Dutch for Beginners : Regular Verbs

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Regular Verbs

To find the various forms of a regular verb, we start by determining its “stem”. This can typically be found by removing “-en” from the end of the infinitive form; e.g., the stem of the verb “dansen” (to dance) is “dans”. However, this simple rule has to be modified in several cases:
  • If the infinitive contains a “long vowel”, that vowel is doubled in the stem; e.g., the stem of “plagen” (to tease) is “plaag”, not “plag”.
  • If the stem were to end in a double consonant, one of them is removed; e.g., the stem of “kennen” (to know) is “ken”, not “kenn”.
  • If the stem were to end in “v” or “z”, that final consonant becomes “f” or “s”, respectively. E.g., the stem of “vrezen” (to fear) is “vrees” (notice, also, the double vowel!), not “vreez”.
Once we know the stem of the verb, we can easily determine its present tense:
Tegenwoordige tijd Present tense
Ik dans [=stem] I dance
Jij danst [=stem + t] (*) You dance (informal, singular)
Hij, zij danst [=stem + t] He, she dances
U danst [=stem + t] You dance (polite/formal, singular or plural)
Wij dansen [=infinitive] We dance
Jullie dansen [=infinitive] You dance (informal, plural)
Zij dansen [=infinitive] They dance
(*) In so-called inverted sentences (such as questions), where the personal pronoun follows the verb, “[stem]” is used with “jij” instead of “[stem + t]”. E.g., “Jij danst” = “You dance”; but: “Dans jij?” = “Do you dance?” The past tense is slightly more complicated. First we need to know if our verb is a “t-verb” or a “d-verb”. If the infinitive, stripped of the trailing “-en”, ends in t, k, f, s, ch, or p (one of the consonants in “‘t fokschaap”, “the breeding-sheep”), it is a “t-verb”; if it ends in something else, it is a “d-verb”. The past tense of a “t-verb” is as follows:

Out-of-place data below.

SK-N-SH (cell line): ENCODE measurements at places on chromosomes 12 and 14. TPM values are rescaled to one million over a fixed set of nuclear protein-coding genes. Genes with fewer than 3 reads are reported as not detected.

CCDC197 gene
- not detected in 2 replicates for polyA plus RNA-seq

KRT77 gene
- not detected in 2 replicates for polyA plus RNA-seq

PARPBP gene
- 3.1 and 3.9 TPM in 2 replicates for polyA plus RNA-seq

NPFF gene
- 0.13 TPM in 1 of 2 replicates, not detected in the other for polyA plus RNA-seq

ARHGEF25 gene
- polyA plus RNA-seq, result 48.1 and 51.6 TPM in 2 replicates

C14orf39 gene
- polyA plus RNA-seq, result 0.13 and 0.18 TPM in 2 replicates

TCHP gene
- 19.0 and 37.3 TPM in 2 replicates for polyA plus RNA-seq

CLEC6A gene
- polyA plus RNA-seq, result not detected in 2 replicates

Verleden tijd Past tense
Ik danste [=stem + te] I danced
Jij danste [=stem + te] You danced (informal, singular)
Hij, zij danste [=stem + te] He, she danced
U danste [=stem + te] You danced (polite, singular or plural)
Wij dansten [=stem + ten] We danced
Jullie dansten [=stem + ten] You danced (informal, plural)
Zij dansten [=stem + ten] They danced
and the past tense of a “d-verb” is as follows:
Verleden tijd Past tense
Ik vreesde [=stem + de] I feared
Jij vreesde [=stem + de] You feared (informal, singular)
Hij, zij vreesde [=stem + de] He, she feared
U vreesde [=stem + de] You feared (polite, singular or plural)
Wij vreesden [=stem + den] We feared
Jullie vreesden [=stem + den] You feared (informal, plural)
Zij vreesden [=stem + den] They feared
The perfect tense of a “t-verb” is formed as follows: “ge” + stem + “t”, e.g., “ik heb gedanst” = “I have danced”. The perfect tense of a “d-verb” is: “ge” + stem + “d”, e.g., “ik heb gevreesd” = “I have feared”.  ]]>

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